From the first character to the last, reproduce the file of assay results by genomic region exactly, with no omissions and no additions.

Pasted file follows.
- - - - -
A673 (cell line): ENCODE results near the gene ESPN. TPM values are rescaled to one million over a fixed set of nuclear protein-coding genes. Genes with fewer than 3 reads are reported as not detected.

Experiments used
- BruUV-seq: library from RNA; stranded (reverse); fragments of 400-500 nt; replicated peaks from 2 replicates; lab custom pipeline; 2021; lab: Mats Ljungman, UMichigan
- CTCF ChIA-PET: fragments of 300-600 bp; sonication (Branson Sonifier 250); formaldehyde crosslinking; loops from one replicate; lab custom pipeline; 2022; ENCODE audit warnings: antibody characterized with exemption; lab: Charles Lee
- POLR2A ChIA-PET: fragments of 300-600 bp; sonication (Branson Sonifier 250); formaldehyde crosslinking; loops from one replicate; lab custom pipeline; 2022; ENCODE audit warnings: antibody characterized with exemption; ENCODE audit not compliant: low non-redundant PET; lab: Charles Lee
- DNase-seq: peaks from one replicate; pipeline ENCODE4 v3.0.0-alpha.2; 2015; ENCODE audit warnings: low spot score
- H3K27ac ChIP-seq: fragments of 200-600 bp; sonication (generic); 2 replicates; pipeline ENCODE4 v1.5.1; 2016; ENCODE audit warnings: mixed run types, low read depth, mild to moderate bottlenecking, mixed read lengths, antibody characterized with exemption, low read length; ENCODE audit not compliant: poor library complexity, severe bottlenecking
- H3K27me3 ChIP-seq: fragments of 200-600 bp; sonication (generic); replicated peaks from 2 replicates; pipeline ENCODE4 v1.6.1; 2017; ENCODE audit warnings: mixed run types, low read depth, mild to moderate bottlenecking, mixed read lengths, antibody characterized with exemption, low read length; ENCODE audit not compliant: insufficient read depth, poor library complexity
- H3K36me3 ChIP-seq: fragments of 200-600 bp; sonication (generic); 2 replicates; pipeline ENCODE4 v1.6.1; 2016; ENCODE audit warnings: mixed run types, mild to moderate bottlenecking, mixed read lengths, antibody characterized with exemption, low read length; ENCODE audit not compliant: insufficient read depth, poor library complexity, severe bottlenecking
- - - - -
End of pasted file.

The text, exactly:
A673 (cell line): ENCODE results near the gene ESPN. TPM values are rescaled to one million over a fixed set of nuclear protein-coding genes. Genes with fewer than 3 reads are reported as not detected.

Experiments used
- BruUV-seq: library from RNA; stranded (reverse); fragments of 400-500 nt; replicated peaks from 2 replicates; lab custom pipeline; 2021; lab: Mats Ljungman, UMichigan
- CTCF ChIA-PET: fragments of 300-600 bp; sonication (Branson Sonifier 250); formaldehyde crosslinking; loops from one replicate; lab custom pipeline; 2022; ENCODE audit warnings: antibody characterized with exemption; lab: Charles Lee
- POLR2A ChIA-PET: fragments of 300-600 bp; sonication (Branson Sonifier 250); formaldehyde crosslinking; loops from one replicate; lab custom pipeline; 2022; ENCODE audit warnings: antibody characterized with exemption; ENCODE audit not compliant: low non-redundant PET; lab: Charles Lee
- DNase-seq: peaks from one replicate; pipeline ENCODE4 v3.0.0-alpha.2; 2015; ENCODE audit warnings: low spot score
- H3K27ac ChIP-seq: fragments of 200-600 bp; sonication (generic); 2 replicates; pipeline ENCODE4 v1.5.1; 2016; ENCODE audit warnings: mixed run types, low read depth, mild to moderate bottlenecking, mixed read lengths, antibody characterized with exemption, low read length; ENCODE audit not compliant: poor library complexity, severe bottlenecking
- H3K27me3 ChIP-seq: fragments of 200-600 bp; sonication (generic); replicated peaks from 2 replicates; pipeline ENCODE4 v1.6.1; 2017; ENCODE audit warnings: mixed run types, low read depth, mild to moderate bottlenecking, mixed read lengths, antibody characterized with exemption, low read length; ENCODE audit not compliant: insufficient read depth, poor library complexity
- H3K36me3 ChIP-seq: fragments of 200-600 bp; sonication (generic); 2 replicates; pipeline ENCODE4 v1.6.1; 2016; ENCODE audit warnings: mixed run types, mild to moderate bottlenecking, mixed read lengths, antibody characterized with exemption, low read length; ENCODE audit not compliant: insufficient read depth, poor library complexity, severe bottlenecking